Heart Drug Shows Promise for COVID-19

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An inexpensive heart medication can treat COVID respiratory complications, study finds

One of the hardest things about testing positive for COVID-19 is that conventional Western medicine has offered very few treatment options to reduce the severity of the disease. Some doctors and hospitals are using monoclonal antibody treatments as an early intervention, which may help reduce hospitalizations, as reported by The Epoch Times. Other Western medical treatments for the virus—including the anti-malarial drug hydroxychloroquine and the anti-parasitic drug ivermectin—are also being used, but remain controversial.

But now, an interesting new study from a team of scientists based in Spain is offering another potential treatment for the disease: the heart medication metoprolol. The study, published on Sept. 7 in the peer-reviewed Journal of the American College of Cardiology, suggests that a common heart medication may be an effective treatment for the severe lung complications that are a major cause of death in severe SARS-CoV-2 cases.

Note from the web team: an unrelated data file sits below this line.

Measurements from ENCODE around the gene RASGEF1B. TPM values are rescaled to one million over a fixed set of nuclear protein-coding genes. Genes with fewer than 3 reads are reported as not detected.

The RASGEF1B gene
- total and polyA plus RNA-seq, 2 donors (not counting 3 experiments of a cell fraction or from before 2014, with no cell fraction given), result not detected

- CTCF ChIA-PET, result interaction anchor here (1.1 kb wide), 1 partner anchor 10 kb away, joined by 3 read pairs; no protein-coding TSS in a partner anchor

Cardiologists at the Spanish National Center for Cardiovascular Research ran the controlled study on 20 patients in the Jiménez Díaz University Hospital in Madrid.

Twelve patients were randomly selected to receive treatment with metoprolol, with eight patients being in the control group. The small study not only showed benefits for the patients treated with metoprolol, but also proposed a mechanism for why and how it may help mitigate severe SARS-CoV-2 infections.

What Is Metoprolol?

Metoprolol is a widely prescribed, inexpensive Federal Drug Administration-approved drug used in the treatment of various heart conditions. It’s prescribed mainly to treat high blood pressure, as well as illnesses such as acute myocarditis, which can cause irregular heart rhythms. It’s also used to lessen chest pain.

Metoprolol is a beta-blocker, which acts to keep adrenaline from increasing your heart rate. It acts on beta receptors in your heart and in your blood vessels, which in turn helps lower a fast heart rate and decrease the heart’s need for oxygen. Some musicians and other performers who don’t have diagnosed heart problems will use metoprolol to keep from getting on-stage jitters.

By Jennifer Margulis

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